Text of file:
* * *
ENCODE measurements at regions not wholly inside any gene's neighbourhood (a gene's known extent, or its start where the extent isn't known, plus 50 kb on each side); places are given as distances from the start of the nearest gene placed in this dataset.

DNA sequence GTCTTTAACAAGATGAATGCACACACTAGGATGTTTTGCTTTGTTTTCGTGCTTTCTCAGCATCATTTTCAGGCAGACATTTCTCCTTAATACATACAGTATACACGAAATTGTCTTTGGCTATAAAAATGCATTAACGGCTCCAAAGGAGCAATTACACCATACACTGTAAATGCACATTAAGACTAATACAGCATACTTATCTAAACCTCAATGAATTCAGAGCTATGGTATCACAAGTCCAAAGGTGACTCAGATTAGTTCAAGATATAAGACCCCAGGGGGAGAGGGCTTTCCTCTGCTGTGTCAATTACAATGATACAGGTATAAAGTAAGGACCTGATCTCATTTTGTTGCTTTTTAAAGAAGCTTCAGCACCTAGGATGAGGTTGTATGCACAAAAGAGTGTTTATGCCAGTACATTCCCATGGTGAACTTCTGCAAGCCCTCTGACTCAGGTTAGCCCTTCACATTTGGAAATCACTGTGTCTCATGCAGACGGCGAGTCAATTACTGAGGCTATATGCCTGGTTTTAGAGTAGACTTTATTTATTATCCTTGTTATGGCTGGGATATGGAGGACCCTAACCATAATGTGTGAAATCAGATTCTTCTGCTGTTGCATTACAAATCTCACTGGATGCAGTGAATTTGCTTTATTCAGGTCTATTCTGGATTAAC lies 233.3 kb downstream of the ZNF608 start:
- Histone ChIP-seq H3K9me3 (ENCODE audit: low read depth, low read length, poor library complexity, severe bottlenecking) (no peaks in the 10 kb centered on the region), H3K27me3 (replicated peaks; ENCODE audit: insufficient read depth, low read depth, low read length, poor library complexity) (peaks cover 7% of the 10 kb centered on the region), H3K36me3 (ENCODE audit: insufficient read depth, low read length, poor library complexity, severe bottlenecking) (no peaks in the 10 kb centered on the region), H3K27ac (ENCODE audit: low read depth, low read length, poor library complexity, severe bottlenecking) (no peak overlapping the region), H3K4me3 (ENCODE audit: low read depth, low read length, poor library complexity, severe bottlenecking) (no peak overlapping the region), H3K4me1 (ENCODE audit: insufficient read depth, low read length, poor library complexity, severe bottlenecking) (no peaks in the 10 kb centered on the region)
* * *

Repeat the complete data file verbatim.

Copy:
ENCODE measurements at regions not wholly inside any gene's neighbourhood (a gene's known extent, or its start where the extent isn't known, plus 50 kb on each side); places are given as distances from the start of the nearest gene placed in this dataset.

DNA sequence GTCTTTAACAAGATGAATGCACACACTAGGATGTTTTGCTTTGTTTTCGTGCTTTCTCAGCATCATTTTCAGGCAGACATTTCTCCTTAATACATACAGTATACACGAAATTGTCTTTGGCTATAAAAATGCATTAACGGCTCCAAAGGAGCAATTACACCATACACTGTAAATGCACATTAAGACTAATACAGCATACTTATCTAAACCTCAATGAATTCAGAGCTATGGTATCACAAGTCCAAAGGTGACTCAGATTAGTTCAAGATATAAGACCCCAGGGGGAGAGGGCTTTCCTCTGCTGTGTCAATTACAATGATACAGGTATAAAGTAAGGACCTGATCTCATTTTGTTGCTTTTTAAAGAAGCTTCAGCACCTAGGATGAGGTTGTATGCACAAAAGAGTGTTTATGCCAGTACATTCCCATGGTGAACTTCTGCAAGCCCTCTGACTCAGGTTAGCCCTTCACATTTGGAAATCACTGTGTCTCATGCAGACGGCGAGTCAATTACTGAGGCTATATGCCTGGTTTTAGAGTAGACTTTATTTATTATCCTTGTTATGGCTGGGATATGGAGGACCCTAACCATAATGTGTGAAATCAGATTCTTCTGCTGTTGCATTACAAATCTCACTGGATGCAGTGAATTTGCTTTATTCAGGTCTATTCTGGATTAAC lies 233.3 kb downstream of the ZNF608 start:
- Histone ChIP-seq H3K9me3 (ENCODE audit: low read depth, low read length, poor library complexity, severe bottlenecking) (no peaks in the 10 kb centered on the region), H3K27me3 (replicated peaks; ENCODE audit: insufficient read depth, low read depth, low read length, poor library complexity) (peaks cover 7% of the 10 kb centered on the region), H3K36me3 (ENCODE audit: insufficient read depth, low read length, poor library complexity, severe bottlenecking) (no peaks in the 10 kb centered on the region), H3K27ac (ENCODE audit: low read depth, low read length, poor library complexity, severe bottlenecking) (no peak overlapping the region), H3K4me3 (ENCODE audit: low read depth, low read length, poor library complexity, severe bottlenecking) (no peak overlapping the region), H3K4me1 (ENCODE audit: insufficient read depth, low read length, poor library complexity, severe bottlenecking) (no peaks in the 10 kb centered on the region)